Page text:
“We expect NNPC to sell the dollars to CBN and remit the naira proceeds to the government as upfront payments for oil revenues and taxes. That being said, the large external financing needs of the private sector will sustain FX pressure.”

For a renowned institution like JP Morgan to have taken this position as regards the NNPCL deal with Afreximbank speaks volume. It is a confirmation of the well-known fact that the NNPC Limited, under the visionary leadership of the Group Chief Executive Officer, Mele Kyari, is getting things right.

Another area where Atiku got it wrong in his statement was his claims that that the federal government will be repaying $12 billion on the $3.3 billion loan based on his simple multiplication of the 2024 crude oil budget benchmark of $77.96 per barrel with 164.25 million barrels for the repayment loan.

Quoting him, “Curiously also, Nigeria’s current Barrels Produced Daily (BPD) is 1.38 million, and according to the Project Gazelle deal, Nigeria is to supply 90,000 Barrels of its daily production, starting from 2024 till it is up to 164.25 million barrels for the repayment of the loan.

“Now, this is where the details get disturbing because Nigeria’s benchmark for the sale of crude per barrel in 2024 is $77.96. A simple multiplication of that figure by 164.25 will give us a whopping $12 billion.

“It is on this note that we are calling on the Federal Government to speak up on this shady deal.

“It is inconceivable that the Federal Government will lead the country to take a loan of $3.3 billion with an interest rate that is not more than 12 percent, but with estimated repayment amounting to $12 billion.

“That is a humongous differential of about $7 billion between what is in the details of the deal on paper and what indeed is the reality.” This claims by the VP is wrong and his analysis is misleading. For the records, Project Gazelle was based on a conservative crude price of $65 per barrel to calculate the allocated crude to be produced and sold in the future. This provides a safety margin for price fluctuations in future.

The NNPC Limited has reserved up to 90,000 barrels of crude for Project Gazelle, ensuring sufficient cash flow for repayment and other financial obligations. If oil prices rise, more money will come in from selling the 90,000 barrels, allowing for faster repayment.

The quantity of crude earmarked (90,000 barrels) is sized to ensure enough cash is available for the repayment of the facility when it is due. This also ensures that NNPC Limited can meet other cash flow obligations, considering the expected future price of crude oil globally.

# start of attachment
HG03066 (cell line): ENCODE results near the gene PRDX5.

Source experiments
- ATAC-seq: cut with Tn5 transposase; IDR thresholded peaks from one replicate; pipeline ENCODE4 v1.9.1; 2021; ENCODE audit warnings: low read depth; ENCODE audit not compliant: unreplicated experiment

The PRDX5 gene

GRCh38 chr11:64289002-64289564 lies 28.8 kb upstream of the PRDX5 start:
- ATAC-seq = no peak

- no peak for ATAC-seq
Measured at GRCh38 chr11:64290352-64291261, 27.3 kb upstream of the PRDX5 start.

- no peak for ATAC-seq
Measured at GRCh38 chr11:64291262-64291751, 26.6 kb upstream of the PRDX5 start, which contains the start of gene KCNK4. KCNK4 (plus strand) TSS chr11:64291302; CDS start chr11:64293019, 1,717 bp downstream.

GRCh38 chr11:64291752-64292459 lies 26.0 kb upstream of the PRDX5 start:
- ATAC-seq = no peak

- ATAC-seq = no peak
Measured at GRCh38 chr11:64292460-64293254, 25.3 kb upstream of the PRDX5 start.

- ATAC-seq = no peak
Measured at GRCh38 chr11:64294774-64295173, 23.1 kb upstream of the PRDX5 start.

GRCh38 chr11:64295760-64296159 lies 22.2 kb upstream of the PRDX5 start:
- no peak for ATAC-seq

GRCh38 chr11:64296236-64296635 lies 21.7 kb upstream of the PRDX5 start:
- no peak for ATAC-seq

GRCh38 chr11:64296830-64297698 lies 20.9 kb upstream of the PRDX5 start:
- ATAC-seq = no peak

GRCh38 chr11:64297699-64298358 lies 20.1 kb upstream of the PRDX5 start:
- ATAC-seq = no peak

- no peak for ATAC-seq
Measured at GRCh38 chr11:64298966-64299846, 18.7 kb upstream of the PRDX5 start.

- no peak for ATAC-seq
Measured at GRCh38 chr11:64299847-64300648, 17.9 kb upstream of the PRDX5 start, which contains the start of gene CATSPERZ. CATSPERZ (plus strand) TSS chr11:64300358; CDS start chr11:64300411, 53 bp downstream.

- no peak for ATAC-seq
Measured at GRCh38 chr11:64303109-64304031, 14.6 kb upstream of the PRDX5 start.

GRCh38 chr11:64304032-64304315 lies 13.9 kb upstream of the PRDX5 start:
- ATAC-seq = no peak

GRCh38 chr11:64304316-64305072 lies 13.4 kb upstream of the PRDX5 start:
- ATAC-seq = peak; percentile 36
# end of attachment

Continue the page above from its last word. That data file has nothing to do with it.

Let’s use a simple scenario to explain this. For example, let us assume a loan of $100m was given to be repaid from one million barrels of future oil sales; the repayment would vary depending on the eventual price per barrel of crude oil. If the oil were sold at $150 per barrel, one million barrels would fetch $150 million, and the loan would be fully repaid with the excess proceeds going back to the crude oil seller. However, if the oil were sold at $60 per barrel, one million barrels would only fetch $60m, and the loan repayment would be lower.

The lower crude price in this arrangement is due to the conservative pricing strategy that accounts for the volatility of oil prices. This strategy helps in reducing the risk of default and ensures financial stability. Oil prices are highly unpredictable, meaning prices can fluctuate up and down within any given period. Lenders prefer a low price for safety to ensure a limited risk of default.

An eventual increase in oil prices will result in the SPV returning all excesses to the seller (NNPC Limited) while the risk, which could lead to a rearrangement of the terms, is a significant decrease in the agreed price (this case $65 per barrel)

Oil has been averaging $70-$75 per barrel since the deal was agreed, and if things stay the same way, Nigeria will be getting refunds of excess amounts from the SPV once the payment is concluded.

There is a very big chance that the repayment will be concluded before the agreed time, if oil prices continue to increase, as NNPCL had penned a 90,000 barrel per day, which will eventually be calculated at the current prices.

It must also be emphasised that repayment stops when the agreed amount and interest is fully paid and Nigeria may be liable to refunds, were there to be excesses.

Nigeria has over 35 billion barrels of proven reserves that are yet to be exploited, and these reserves can be used to raise the required funding, amongst other things, by utilising a forward sale financing. This strategy helps securitise Nigeria’s proven oil reserves, which can immediately improve the inflow of foreign currency rather than waiting for years. Forward-sale financing can significantly boost the availability of foreign currency for an oil/gas-dependent country by supporting more exports and bringing in overseas funding. This helps to improve the country’s ability to pay for imports and manage its overall economy.

The forward-sale investments are repaid using the money earned from exports when they finally start by improving the country’s balance of payments, providing the government with more stable and predictable oil earnings, which helps in planning budgets and managing foreign exchange reserves.

NNPC Limited’s Project Gazelle is a forward-thinking financial strategy that aligns operational needs with broader economic goals by utilising future crude oil sales for immediate funding, enhancing liquidity, and contributing to Nigeria’s foreign exchange reserves.

This project showcases NNPC Limited’s operational autonomy and financial acumen while ensuring immediate liquidity, minimising the impact on future earnings, and potentially enhancing Nigeria’s credit rating. The repayments are strategically planned and tied to future oil sales, with conservative pricing in oil sales contracts mitigating the risks associated with oil price volatility.

In line with the provisions of the latest PIA and NNPC Limited’s journey towards operational excellence and economic contribution as a Limited Liability Company, Project Gazelle balances immediate financial requirements with long-term sustainability.

 Rather than criticize with the sole objective of harming an institution or the government,  it is more rewarding if criticisms from an elder statesman like Atiku are  done for the purpose of nation-building.

Onuba, a Chartered Accountant, wrote from Abuja